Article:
WannaCry didn't compromise Vic speed cameras: watchdog

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WannaCry didn't compromise Vic speed cameras: watchdog

Fines expected to stand.

The WannaCry malware that infected road safety cameras in Victoria last month did not compromise traffic fines, the state's road safety commissioner has found.

It means the thousands of speeding and red light fines that were put on hold during the investigation will likely be issued to infringers.

The interim report by Victoria’s road safety camera commissioner issued today said there was no evidence that the encryption component of the WannaCry ransomware had deployed.

The malware had been inadvertently introduced into Victoria's fixed digital road safety camera network by a contractor prior to June 7.

It spent the next ten days infecting 43 camera control units operated by Redflex, and 67 site controllers operated by Jenoptik. All devices run on Windows 7. 

Redflex first became aware of the problem on June 6 when 20 of its cameras on the Hume Highway crashed. It identified the cause of the crash on June 14, and informed the state Justice department.

Redflex started patching all vulnerable systems from June 16, and discovered during its scans for additional infections throughout the wider network that three non-Redflex systems were trying to spread the virus.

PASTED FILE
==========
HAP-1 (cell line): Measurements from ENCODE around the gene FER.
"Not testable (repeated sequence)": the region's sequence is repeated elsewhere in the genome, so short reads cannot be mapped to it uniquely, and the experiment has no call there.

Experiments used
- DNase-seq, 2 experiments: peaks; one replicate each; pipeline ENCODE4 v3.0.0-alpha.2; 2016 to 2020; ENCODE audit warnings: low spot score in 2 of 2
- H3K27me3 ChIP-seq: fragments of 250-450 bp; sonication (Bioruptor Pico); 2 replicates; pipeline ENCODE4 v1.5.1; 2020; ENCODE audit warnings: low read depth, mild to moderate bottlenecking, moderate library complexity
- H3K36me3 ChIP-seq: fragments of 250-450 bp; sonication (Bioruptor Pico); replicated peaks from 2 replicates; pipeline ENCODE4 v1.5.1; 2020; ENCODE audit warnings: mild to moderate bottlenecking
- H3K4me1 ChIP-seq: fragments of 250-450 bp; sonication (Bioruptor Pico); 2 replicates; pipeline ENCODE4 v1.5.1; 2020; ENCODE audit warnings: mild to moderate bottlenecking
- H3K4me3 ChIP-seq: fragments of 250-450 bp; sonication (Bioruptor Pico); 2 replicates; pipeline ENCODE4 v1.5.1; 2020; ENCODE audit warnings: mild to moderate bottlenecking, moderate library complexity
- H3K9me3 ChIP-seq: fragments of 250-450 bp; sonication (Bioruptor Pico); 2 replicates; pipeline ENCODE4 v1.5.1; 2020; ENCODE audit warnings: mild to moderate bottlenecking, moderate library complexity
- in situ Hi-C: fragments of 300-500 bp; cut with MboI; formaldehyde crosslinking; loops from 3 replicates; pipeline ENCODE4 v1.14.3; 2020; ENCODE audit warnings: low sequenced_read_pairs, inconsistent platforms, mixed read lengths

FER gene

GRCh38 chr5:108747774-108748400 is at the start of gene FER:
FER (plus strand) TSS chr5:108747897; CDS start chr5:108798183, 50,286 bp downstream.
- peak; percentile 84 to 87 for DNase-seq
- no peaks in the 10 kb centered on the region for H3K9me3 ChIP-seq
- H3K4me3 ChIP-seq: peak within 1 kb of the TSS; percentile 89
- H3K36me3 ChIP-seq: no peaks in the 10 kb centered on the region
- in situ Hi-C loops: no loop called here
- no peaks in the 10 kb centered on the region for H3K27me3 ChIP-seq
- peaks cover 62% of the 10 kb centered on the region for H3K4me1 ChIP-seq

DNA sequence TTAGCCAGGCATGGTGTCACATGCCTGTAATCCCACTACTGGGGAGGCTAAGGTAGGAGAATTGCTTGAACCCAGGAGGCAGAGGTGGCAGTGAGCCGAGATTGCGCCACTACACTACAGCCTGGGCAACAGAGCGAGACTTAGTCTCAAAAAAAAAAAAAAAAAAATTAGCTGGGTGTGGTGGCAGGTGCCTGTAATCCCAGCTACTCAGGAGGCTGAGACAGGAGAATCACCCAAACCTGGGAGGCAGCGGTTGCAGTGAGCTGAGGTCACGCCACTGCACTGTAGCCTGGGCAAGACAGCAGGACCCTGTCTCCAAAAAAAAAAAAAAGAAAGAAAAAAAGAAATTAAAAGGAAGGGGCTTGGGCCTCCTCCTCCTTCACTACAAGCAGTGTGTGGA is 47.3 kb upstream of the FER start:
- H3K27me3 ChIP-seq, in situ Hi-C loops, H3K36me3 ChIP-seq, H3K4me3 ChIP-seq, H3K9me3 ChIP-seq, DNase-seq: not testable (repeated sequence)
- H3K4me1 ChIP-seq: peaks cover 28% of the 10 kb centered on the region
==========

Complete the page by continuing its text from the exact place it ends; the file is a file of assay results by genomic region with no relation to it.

Jenoptik was informed and started patching its infected site controllers on June 21. Jenoptik's cameras weren't impacted as they run on the Linux operating system.

By June 22, the entire network had been patched, road safety commissioner John Voyage said.

However, he found that the encryption component of WannaCry never actually deployed.

He said there was no evidence of any impact "on the integrity of infringements” on either set of devices.

Redflex logging systems are transaction based - they reject an action if it isn't completed, meaning "partial or garbled" infringements can't be created, the watchdog noted.

“I applaud the caution shown by the authorities, but I find that there is no reason for the subject infringements to continue to be withheld," Voyage wrote in the report.

It means the thousands of tickets issued during June that were suspended pending the investigation will likely be issued.

Victoria Police is expected to comment on the report today.

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